WCNA

Forum Replies Created

Viewing 14 reply threads
  • Author
    Posts
    • #48548
      WCNA
      Participant

      Thanks for doing this. I thought about doing one myself but I don’t have the time anymore.

    • #47611
      WCNA
      Participant

      For me it was WarGames.

      Ditto

    • #47739
      WCNA
      Participant

      Check out airmon-ng. Then run wireshark on mon0.

    • #46589
      WCNA
      Participant

      I look forward to seeing this film. I watch a lot of movies and it’s good to see a film like this being made.

    • #46128
      WCNA
      Participant

      The waiting is the second hardest part, with the exam being the first. I somehow missed my results (I actually think they got lost in the mail) and had to contact them. If for some reason, you don’t pass, don’t beat yourself up too bad. The test, as you know is brutal. There’s no other word for it. There were many when I took mine who were on their 2nd or third try.

      When I walked out of the exam, I had NO idea whether I passed or not and that is unusual for me. I generally have have an idea about how close I came but with the CISSP- nothing.
      Good luck. If you don’t hear from them in a week or so, give them a call.

    • #47177
      WCNA
      Participant

      I’ve got an asus eee pc 1005 ha netbook that runs backtrack just fine. Search google for linux compatible laptops. There’s a site out there that lists laptops known to work with different flavors of linux.

    • #46762
      WCNA
      Participant

      In your study of the legitimate wireless traffic, was it using dhcp? If he’s trying to lock you out, it’s possible that he’s using dhcp and is only allowing a dhcp range of one address. The packet capture should give you a clear idea of why you can’t connect.

    • #46757
      WCNA
      Participant

      I agree with Dragon. You need to study the legitimate traffic to see what works. Capture the traffic. Packets don’t lie.

    • #46222
      WCNA
      Participant

      Thank you Vivek for another great series!

    • #46035
      WCNA
      Participant

      @knwminus wrote:

      I was thinking of getting the Linux+ as a primer to the RHCSA/RHCE since I don’t actually work with linux professionally. There are a lot of Network Engineer jobs in my area that want Unix/Linux knowledge. After CCNP:S in a couple of months I might pick up Linux+/LPIC-1 for fun along with CWNA/CWSP (which not very many people have in my neck of the woods). We will see. I might just hold off and go towards RHCSA/RHCE. Linux+ is pretty expensive.

      My new job, which is in wireless, is 85% Linux. The CWNA was a requirement but the interviews had a BUNCH of linux questions. You didn’t need a cert but you absolutely had to know a lot about grep, ps, log files, cut, sed, etc.

    • #45886
      WCNA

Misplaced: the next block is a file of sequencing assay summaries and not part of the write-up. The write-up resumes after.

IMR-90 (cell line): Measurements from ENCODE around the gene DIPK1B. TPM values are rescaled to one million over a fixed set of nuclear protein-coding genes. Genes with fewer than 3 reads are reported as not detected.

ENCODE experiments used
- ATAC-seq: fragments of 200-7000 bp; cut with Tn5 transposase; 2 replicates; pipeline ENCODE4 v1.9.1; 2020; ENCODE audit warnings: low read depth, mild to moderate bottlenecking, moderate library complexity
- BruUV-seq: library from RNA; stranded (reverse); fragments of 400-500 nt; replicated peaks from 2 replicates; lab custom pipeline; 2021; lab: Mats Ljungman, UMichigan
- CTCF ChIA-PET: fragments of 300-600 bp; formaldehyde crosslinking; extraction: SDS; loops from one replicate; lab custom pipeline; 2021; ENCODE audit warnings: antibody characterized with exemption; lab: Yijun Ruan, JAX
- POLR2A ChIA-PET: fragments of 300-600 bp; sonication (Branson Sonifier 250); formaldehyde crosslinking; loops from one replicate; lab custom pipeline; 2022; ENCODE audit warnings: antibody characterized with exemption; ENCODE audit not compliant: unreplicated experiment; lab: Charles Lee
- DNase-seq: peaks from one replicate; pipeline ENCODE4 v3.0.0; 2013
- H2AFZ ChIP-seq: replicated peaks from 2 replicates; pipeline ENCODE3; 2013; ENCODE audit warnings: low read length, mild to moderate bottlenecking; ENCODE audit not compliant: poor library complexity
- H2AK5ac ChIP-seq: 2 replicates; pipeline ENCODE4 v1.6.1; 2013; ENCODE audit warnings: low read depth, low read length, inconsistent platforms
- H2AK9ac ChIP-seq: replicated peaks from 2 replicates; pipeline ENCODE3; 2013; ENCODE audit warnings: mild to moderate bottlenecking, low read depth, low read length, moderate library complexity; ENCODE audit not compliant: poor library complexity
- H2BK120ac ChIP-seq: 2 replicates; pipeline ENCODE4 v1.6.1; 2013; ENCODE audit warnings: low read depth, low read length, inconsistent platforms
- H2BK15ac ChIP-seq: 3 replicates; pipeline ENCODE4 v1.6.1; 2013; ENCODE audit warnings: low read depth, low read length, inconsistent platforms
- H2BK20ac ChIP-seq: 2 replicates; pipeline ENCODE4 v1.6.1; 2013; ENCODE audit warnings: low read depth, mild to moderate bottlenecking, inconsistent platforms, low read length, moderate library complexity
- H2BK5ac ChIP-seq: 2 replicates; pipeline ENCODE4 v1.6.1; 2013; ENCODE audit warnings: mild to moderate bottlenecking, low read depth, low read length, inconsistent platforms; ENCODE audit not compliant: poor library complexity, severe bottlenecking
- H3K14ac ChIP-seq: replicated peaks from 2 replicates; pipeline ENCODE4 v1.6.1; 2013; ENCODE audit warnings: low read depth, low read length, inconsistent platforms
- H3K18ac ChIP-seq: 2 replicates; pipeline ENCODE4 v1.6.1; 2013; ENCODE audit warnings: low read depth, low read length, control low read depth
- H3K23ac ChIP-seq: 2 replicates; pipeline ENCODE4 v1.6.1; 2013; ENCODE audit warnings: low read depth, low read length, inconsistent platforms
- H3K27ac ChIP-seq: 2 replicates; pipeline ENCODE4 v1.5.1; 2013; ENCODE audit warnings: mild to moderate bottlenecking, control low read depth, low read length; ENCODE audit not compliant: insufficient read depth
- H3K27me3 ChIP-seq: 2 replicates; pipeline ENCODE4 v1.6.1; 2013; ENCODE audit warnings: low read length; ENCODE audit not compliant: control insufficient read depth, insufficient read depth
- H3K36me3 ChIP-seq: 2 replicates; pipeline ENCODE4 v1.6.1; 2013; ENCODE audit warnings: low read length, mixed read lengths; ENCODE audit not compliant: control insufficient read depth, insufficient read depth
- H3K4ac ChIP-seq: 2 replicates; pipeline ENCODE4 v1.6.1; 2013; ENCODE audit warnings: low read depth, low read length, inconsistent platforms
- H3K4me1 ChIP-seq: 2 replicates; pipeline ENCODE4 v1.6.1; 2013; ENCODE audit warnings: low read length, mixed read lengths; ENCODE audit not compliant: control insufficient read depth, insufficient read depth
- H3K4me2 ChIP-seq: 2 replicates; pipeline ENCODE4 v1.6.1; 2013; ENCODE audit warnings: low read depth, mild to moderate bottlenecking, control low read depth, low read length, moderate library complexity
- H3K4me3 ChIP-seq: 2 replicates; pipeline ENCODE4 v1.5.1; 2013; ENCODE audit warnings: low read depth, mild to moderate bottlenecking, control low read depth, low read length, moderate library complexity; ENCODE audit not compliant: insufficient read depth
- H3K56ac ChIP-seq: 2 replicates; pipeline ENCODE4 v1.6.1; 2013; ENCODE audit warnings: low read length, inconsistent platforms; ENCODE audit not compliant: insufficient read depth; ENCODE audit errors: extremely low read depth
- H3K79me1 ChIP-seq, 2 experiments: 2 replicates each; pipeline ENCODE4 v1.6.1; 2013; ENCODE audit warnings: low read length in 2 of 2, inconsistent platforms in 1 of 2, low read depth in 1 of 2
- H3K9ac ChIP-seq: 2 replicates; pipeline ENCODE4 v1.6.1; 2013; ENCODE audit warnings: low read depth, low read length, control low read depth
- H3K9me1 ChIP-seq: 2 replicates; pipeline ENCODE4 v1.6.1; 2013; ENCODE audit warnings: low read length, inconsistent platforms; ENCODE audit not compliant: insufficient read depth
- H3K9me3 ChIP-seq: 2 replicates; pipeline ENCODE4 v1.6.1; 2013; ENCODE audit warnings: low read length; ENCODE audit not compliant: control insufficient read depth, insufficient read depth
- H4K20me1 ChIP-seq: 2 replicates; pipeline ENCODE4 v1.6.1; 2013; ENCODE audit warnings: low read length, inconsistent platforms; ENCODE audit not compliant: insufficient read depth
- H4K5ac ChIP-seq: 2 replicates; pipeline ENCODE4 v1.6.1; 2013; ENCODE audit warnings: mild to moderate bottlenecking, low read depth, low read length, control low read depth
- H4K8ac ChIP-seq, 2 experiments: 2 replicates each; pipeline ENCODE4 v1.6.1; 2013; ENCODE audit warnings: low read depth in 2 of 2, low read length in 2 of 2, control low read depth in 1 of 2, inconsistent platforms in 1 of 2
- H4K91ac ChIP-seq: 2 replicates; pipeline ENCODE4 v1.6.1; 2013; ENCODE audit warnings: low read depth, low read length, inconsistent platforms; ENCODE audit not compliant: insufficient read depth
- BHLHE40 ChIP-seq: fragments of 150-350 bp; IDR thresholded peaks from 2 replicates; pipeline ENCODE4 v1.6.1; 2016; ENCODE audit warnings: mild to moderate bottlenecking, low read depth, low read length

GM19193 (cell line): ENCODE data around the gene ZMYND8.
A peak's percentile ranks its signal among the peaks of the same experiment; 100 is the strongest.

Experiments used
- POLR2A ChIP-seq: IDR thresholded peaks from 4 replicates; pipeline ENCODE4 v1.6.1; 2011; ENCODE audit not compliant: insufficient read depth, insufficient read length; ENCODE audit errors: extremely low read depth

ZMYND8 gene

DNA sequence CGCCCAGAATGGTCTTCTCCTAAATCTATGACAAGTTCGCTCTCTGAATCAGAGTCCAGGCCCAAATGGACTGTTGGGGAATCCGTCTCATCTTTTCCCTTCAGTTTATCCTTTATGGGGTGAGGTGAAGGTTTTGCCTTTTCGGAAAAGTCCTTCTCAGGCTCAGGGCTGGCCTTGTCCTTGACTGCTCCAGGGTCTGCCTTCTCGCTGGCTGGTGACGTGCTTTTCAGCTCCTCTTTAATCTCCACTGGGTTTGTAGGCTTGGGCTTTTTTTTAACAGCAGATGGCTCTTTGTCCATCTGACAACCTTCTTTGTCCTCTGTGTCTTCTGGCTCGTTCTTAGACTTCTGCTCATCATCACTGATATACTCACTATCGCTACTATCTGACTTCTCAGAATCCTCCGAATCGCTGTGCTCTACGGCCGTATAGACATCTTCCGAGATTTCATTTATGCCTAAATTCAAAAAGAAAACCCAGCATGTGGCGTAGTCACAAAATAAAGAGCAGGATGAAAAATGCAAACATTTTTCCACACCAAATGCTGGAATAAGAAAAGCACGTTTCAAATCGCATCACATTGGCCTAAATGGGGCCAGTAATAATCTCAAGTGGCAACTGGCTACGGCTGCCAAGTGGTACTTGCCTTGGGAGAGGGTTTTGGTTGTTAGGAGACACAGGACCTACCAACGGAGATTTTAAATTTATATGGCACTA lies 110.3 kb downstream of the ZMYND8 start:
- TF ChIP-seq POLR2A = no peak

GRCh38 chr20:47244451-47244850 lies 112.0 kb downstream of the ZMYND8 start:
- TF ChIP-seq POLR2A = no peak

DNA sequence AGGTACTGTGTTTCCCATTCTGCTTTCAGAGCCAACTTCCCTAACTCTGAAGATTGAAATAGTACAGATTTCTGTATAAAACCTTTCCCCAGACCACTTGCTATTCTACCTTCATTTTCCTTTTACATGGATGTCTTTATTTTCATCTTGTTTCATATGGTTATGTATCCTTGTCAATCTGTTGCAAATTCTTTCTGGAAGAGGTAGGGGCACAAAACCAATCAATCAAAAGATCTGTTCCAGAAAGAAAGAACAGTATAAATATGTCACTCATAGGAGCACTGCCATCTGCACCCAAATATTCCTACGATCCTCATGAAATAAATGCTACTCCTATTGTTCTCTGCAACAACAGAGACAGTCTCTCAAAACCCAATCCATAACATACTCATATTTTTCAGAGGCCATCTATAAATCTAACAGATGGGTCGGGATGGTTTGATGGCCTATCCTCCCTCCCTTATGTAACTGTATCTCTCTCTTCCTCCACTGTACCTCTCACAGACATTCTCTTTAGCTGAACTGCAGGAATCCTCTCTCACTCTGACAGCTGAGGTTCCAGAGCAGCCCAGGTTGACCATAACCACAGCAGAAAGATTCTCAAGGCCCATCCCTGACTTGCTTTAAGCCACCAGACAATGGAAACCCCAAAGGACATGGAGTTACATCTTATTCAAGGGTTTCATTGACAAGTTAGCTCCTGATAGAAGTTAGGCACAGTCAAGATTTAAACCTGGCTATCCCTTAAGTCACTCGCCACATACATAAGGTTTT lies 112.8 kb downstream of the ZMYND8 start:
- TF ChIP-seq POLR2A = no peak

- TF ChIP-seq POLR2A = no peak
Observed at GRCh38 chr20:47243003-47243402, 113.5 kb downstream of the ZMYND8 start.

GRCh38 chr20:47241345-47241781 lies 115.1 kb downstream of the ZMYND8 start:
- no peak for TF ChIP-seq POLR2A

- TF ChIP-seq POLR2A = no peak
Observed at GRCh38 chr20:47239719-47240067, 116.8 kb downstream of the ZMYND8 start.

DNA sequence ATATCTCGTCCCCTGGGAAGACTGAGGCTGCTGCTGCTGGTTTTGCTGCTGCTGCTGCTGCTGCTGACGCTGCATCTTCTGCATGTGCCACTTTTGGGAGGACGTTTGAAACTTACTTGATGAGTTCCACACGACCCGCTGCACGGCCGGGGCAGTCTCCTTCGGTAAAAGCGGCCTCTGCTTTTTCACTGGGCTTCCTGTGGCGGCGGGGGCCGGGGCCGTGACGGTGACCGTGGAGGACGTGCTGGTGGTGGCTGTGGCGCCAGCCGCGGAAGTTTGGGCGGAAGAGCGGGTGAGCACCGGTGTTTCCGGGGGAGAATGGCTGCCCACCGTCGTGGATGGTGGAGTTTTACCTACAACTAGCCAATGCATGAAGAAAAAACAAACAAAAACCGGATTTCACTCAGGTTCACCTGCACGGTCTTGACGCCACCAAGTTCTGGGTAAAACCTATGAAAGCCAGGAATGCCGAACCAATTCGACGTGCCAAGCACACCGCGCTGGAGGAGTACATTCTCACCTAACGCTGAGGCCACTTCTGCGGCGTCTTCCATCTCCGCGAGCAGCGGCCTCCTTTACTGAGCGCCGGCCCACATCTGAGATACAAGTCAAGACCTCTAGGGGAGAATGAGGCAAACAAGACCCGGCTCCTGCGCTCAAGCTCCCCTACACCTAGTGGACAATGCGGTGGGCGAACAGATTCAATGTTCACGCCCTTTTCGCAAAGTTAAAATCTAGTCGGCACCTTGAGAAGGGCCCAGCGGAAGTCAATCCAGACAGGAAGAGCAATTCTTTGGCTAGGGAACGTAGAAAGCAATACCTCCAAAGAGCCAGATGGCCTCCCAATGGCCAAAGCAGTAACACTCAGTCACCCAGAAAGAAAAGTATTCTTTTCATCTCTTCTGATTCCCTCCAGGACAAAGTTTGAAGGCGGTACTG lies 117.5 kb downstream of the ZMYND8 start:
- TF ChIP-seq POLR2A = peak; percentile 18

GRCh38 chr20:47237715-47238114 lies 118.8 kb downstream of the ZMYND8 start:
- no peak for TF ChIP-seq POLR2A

Participant

      How about?

      Hacking Wired And Wireless Keyboards Using Electromagnetic Emanations
      http://www.securitytube.net/video/215

      or just about anything at http://www.willhackforsushi.com/

    • #45279
      WCNA
      Participant

      I would start with learning all you can from the megaprimer videos on securitytube.net. Click on the “Groups” tab to see all the megaprimers.

    • #36368
      WCNA
      Participant

      Sorry to hear about this. BUT don’t sweat it. It sounds like you learned a lot and that is the most important thing there is.

    • #45115
      WCNA
      Participant

      OK here’s the deal. Residents plugging in a LAN port on their wireless router into the internet wall jack (supplied by the complex) used to be the bane of my existence in my former job. I used to hunt them down daily.

      You first need to know what the correct address scheme is for the internet provided by the complex. Frequently they will use something different than the 192.168.x.x network most home wireless routers use. If your wireless router is working, it is probably due to it still holding on to a correct address. Log in to your router and look at the WAN address from your ISP.

      You can usually statically assign yourself an address (after ping sweeping the space to make sure you don’t use an address already in use) if you keep receiving an incorrect address from the rogue router.

      If you really want to, you could check out my video on dhcdrop on securitytube.net. It will use up all the addresses from the rogue router, making it more likely for you and others to receive a correct DHCP address.

      OR you could just inform your ISP and if they are worth a damn, they’ll come out, track down the offender and disconnect them. Also, if they have left the password as default (as these kind of people usually do), you could log in to the D-link and turn off DHCP. I used to walk people through doing this over the phone to prevent a truck roll. Legal? It was for us because we were the ISP and they were breaking their TOS.

    • #44765
      WCNA
      Participant

      Laura’s course is NOT a security course. It covers the same material as in the book she wrote. It just makes it easier because you are following along in the traces she demonstrates. It is not a substitute for a GCIA or OSCP or any other security course. As I said that’s comparing apples and oranges. What you will learn is how to dissect packets so later on, you’ll understand how an attack does what it does at a packet level. It covers a few attacks but mainly it’s about all the other stuff you can use Wireshark for like troubleshooting http, ftp, dhcp, etc. 

Viewing 14 reply threads

Copyright ©2021 Caendra, Inc.

Contact Us

Thoughts, suggestions, issues? Send us an email, and we'll get back to you.

Sending

Sign in with Caendra

Forgot password?Sign up

Forgot your details?